As I reflect on de Sales’ insights, his influence on my approach to spiritual formation is clear: a dynamic process of receiving through faith and appropriating through commitment, discipline, and action, the living Christ into my own life, to the end that my life will conform to and manifest the reality of Christ’s presence in the world.
The Saints. In the New Testament, “saint” does not refer primarily to the departed; it isn’t even used exclusively for the holy. When Paul writes “the saints,” he means all believers, all who are called to follow Jesus Christ. He addresses the Roman Christians, “to all God’s beloved in Rome who are called to be saints.” He sends his Philippian letter to, “all the saints in Jesus Christ who are at Philippi.” Yet to the Corinthian church, torn by inner fighting, divided over political and social issues, he still addressed them as, “those sanctified in Christ Jesus called to be saints together.”
Evelyn Underhill contended that, as Christians, we are called to be saints, describing saints as not, “examples of a limp surrender. In them we see dynamic personality using all its capacities; and acting with a freedom, originality, complete self-loss in the Divine life. In them will and grace rise and fall together.”
Born in England, Underhill died in 1941. Early in her life, she developed an immense acquaintance with the Christian mystics, writing the huge volume Mysticism. She would likely smile at Frederick Buechner’s description of saints in The Sacred Journey: “the foolish ones and wise ones, the shy ones and overbearing ones, the broken ones and the whole ones, the despots and tosspots and crackpots of our lives who, one way or another, have helped us toward whatever little we may have, or ever hope to have, of some kind of seedy sainthood of our own.” Yet her call is serious. “The saints abound in fellowship and service, because they are abandoned to the Spirit, and see life in relation to God, instead of God in relation to life.”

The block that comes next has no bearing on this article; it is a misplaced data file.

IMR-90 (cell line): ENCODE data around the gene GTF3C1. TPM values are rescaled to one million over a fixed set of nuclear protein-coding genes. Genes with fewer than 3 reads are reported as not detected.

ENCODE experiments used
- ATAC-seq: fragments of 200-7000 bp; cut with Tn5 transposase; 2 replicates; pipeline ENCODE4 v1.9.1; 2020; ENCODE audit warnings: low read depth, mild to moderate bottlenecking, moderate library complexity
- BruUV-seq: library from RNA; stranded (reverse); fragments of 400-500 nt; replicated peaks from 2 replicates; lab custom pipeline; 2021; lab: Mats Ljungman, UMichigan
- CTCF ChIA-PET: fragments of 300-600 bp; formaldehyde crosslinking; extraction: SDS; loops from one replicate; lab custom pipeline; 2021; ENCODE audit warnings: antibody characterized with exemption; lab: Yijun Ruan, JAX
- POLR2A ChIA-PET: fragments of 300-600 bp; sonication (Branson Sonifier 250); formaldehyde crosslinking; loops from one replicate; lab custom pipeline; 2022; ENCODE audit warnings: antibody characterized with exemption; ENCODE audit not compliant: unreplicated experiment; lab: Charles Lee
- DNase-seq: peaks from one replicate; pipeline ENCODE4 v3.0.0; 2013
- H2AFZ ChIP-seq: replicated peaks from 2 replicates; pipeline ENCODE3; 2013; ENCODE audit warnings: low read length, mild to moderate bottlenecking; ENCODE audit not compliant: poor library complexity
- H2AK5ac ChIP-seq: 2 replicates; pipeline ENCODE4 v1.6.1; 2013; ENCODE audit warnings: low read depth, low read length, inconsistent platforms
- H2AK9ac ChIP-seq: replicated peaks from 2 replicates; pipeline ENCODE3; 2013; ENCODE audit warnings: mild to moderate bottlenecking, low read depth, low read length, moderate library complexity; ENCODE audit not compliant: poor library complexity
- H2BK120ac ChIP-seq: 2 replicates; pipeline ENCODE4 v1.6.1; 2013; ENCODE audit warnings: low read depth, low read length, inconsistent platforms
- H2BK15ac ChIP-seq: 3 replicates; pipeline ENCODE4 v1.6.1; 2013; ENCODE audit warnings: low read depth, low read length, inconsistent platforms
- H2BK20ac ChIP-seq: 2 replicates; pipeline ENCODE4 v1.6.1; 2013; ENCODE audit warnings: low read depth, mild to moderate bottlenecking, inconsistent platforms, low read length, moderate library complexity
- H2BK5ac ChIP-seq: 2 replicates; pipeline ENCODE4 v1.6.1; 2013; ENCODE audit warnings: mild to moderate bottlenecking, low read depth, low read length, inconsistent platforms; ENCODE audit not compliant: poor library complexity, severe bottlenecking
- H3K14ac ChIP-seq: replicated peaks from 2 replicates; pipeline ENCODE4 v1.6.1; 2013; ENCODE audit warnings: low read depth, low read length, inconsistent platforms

Underhill wrote, “we may allow the saints are specialists; but they are specialists in a career to which all Christians are called. They have achieved the classic status. They are the advance guard of the army; but we are marching the main ranks. The whole army is dedicated to the same supernatural cause; and we ought to envisage it as a whole, to remember that every one of us wears the same uniform as the saints, has access to the same privileges, is taught the same drill and fed the same food. The difference between them and us is a difference in degree, not in kind.”
Her thoughts on prayer are very instructive. “A man of prayer is not necessarily a person who says a number of offices, or abounds in detailed intercessions; but he is a child of God who is and knows himself to be in the deeps of his soul attached to God, and is wholly and entirely guided by the Creative Spirit in his prayer and his work,” Underhill wrote. “It is a description as real and concrete as I can make it, of the only really apostolic life. Every Christian starts with a chance of it; but only a few develop it.”
I became a Christian as a teenager and responded to God’s call to preach a few years later. It was not until I had finished my seminary training and was serving as a pastor, though, that I began to be serious about prayer. I was happily planting a new Methodist congregation in Gulfport, Mississippi; by traditional standards, it was successful. My life and ministry took a turn; my involvement in the Civil Rights Movement, and the turmoil that involvement brought, forced something from me I did not have. Prayer and scripture became the center of my life more than ever before. I learned to become bolder in my praying, discovering that when I’m humble, when I see my weakness in its proper light, I can acknowledge my weakness without self-deprecation.